Several different ideas are wanting attention right now and I couldn’t decide which to focus on, so this post will likely wander down multiple paths. Ready to go?
First, some exciting news that I became aware of just 5 minutes before I started writing – Dance Diaries is #9 in its category on Amazon! You can see the screenshot on my Instagram page (on the side bar). I believe that means I sold some copies overnight because yesterday it was in the 50s. But I still don’t have a sales report from Amazon, so time will tell. The rankings are updated every hour, so by the time you read this, it might have dropped. Heck, by the time I finish writing this, it will probably have dropped! But for now, I’m feeling special (and a little undeserving of feeling special).
In other news, I think I’m down to one lesson a week again for a few weeks. Teacher has a comp almost every weekend and that usually means a travel day on Friday, so that standing lesson gets cancelled. We’ll see, he always tries to fit me in on another day and sometimes he’s successful (he’s a busy man)! At the beginning of May, I considered cutting back to one lesson a week on purpose (as usual, because of finances) but Teacher was actually going to be in town, so I didn’t want to miss the chance to have a month of regular lessons. I’m glad I kept our normal schedule because now I’m going through a little withdrawal.
Even though it’s only been 4 months, it feels like forever since I competed. I was talking to someone the other day about ballroom dancing and they asked “do you compete?” I almost said “I used to” before answering “yes.” I think they call that a Freudian slip.
Thinking about how I almost declared competition only a part of my past reminded me of a blog post I wrote last year: At What Point Can You Call Yourself a Dancer? That post was born out of dance withdrawal and I think I’m going through the same thing again. What do you call a person who takes a dance lesson once a week? A dancer? I don’t think so.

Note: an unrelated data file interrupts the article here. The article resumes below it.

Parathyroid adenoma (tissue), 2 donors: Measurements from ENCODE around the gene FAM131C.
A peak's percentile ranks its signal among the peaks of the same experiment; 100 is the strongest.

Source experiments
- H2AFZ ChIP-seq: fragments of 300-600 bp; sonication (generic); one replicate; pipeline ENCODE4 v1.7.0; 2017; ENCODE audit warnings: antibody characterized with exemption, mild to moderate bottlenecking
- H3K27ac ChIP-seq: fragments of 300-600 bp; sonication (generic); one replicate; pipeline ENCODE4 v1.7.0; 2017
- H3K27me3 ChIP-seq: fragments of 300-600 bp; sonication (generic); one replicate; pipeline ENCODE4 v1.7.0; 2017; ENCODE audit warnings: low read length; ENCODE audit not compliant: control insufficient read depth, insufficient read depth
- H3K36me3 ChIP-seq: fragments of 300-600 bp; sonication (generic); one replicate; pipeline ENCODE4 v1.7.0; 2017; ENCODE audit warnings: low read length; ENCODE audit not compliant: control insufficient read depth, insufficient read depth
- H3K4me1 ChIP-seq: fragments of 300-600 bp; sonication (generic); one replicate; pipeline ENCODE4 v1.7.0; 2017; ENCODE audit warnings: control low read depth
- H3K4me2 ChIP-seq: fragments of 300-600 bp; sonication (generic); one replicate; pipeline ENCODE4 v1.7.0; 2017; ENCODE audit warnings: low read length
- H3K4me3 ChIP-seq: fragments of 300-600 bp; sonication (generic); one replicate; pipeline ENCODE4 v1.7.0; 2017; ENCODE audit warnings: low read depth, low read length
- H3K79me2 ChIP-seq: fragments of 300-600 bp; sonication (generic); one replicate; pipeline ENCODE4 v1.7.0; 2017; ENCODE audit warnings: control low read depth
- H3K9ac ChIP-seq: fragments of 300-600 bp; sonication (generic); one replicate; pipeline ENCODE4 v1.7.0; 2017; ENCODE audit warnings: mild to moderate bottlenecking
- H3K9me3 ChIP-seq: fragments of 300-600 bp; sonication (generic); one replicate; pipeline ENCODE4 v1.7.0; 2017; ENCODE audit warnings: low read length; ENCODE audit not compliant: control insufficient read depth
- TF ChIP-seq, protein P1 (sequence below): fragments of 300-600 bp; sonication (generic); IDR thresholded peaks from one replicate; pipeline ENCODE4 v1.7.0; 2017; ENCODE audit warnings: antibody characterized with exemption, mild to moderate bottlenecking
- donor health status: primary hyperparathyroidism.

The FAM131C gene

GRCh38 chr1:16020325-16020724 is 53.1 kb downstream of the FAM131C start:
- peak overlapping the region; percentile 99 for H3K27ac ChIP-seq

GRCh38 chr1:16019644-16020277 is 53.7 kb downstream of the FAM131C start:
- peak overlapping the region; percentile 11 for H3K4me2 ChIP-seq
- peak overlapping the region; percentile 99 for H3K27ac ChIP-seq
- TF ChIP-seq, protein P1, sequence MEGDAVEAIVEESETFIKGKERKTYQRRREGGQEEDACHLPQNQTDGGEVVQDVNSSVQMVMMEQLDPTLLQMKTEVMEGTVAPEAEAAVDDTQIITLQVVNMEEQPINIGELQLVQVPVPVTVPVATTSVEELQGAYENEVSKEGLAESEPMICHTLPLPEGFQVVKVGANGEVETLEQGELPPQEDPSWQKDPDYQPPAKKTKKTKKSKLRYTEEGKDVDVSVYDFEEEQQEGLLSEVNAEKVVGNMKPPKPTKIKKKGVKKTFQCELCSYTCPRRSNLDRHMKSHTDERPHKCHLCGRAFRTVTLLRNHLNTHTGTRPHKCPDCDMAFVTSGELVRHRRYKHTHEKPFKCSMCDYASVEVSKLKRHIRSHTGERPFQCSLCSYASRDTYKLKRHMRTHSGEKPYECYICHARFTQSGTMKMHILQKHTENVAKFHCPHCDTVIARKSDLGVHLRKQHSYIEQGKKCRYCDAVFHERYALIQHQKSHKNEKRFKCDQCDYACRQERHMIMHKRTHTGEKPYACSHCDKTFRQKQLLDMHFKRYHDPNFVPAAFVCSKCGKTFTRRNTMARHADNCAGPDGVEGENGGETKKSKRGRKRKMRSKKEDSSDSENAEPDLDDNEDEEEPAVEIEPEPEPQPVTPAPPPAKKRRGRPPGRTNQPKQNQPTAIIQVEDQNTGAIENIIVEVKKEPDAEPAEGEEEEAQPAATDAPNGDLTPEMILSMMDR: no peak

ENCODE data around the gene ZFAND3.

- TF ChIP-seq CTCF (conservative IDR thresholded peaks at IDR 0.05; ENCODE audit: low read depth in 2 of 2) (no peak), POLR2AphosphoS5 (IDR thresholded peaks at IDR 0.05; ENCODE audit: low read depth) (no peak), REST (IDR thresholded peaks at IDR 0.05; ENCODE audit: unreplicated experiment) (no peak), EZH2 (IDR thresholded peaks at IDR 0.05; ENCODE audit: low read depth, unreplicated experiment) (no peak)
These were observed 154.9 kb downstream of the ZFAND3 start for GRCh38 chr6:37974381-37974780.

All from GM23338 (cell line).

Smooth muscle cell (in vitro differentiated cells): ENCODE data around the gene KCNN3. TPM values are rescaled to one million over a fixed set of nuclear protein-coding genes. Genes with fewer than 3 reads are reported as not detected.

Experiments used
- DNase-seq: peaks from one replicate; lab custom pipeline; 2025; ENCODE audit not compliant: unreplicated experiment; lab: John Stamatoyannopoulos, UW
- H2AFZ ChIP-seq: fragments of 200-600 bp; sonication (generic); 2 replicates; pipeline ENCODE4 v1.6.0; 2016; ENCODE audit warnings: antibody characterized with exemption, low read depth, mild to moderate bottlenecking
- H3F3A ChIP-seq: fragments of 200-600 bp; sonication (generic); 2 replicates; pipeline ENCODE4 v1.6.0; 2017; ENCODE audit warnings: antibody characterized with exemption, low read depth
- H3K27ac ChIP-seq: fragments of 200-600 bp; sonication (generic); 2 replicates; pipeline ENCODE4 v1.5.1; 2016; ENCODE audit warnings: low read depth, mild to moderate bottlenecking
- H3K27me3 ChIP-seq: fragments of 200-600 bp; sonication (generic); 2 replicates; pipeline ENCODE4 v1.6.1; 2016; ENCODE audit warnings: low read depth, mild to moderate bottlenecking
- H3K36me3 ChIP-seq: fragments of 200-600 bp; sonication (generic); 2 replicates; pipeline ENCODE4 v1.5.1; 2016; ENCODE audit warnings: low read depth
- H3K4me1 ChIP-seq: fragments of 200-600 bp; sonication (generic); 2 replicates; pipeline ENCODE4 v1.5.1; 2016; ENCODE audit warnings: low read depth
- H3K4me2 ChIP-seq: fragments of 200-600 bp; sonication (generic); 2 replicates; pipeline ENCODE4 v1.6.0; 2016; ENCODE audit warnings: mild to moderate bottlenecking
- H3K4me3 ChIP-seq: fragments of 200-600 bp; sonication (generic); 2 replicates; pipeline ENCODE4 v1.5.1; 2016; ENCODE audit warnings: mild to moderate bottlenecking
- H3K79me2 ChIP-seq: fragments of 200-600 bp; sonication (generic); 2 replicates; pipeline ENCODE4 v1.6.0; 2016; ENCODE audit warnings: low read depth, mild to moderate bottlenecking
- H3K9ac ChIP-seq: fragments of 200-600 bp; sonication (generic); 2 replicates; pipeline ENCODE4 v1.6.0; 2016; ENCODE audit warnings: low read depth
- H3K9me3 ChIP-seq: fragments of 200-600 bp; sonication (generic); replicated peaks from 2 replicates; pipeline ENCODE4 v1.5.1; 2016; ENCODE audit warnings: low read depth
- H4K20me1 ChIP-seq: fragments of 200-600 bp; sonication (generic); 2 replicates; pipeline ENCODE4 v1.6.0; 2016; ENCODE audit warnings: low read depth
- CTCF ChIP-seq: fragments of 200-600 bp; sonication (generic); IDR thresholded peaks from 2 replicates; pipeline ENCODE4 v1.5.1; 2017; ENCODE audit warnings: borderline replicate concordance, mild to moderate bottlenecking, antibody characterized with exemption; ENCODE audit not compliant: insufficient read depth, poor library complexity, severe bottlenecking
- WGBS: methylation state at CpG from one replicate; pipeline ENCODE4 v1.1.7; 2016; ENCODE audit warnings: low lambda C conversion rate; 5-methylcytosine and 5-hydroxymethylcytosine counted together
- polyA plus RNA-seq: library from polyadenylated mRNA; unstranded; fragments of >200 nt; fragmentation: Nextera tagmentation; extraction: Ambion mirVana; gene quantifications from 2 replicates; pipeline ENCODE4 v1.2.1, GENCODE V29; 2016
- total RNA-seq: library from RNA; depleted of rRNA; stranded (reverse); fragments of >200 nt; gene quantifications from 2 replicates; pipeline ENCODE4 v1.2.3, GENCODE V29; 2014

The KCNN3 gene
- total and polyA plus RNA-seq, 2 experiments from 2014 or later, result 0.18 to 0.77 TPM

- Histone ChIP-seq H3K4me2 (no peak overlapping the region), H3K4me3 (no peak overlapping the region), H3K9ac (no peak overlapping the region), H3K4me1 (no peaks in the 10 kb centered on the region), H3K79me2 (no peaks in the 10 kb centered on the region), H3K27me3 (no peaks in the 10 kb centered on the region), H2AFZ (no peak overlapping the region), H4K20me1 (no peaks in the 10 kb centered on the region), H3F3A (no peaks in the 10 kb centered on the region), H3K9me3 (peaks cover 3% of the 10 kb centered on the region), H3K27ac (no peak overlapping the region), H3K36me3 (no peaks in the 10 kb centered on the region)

More like a person who likes to dance once a week. Although I’m still fuzzy on where the line is that divides “dancer” from “person who likes to dance,” I’m pretty sure frequency is an important variable. You become identifiable by your activity when you do it a lot. I’m comfortable calling myself a writer because I write a lot! But if I’m only training 45 minutes a week, and not doing anything larger like a performance or a competition, I’m not sure I qualify as a dancer anymore. I can’t get full-time benefits if I’m only working part time, right?
I know the present is temporary. And I shouldn’t discount the mostly-once-a-week lesson/practice time with Teacher’s friend. Social media doesn’t help because I see others having so much fun at competition. I would be posting similar things if I was at a comp, but it sucks when you’re not there.
I am trying to focus on other things. The second Dance Diaries book will be released in the next few weeks. There are a few ballroom books written by other dancers that I want to read and write reviews on. Yes, I’m confident I can call myself a writer.
But I really want to call myself a dancer.
I know, I know, if I want to be a dancer, then I’m a dancer. It doesn’t need to be defined by how much I perform or compete or even how often I have lessons. But I’ll be honest, I want to be the kind of dancer that the rest of the world recognizes. I know you’re supposed to find satisfaction and validation from within, but I’m human so I want some external acknowledgement and recognition too. I always felt immense satisfaction when a stranger would ask if I was a dancer. When I would confirm that I was, they would say “I figured, you look like a dancer.” Best ego boost ever! It’s been awhile since someone asked though.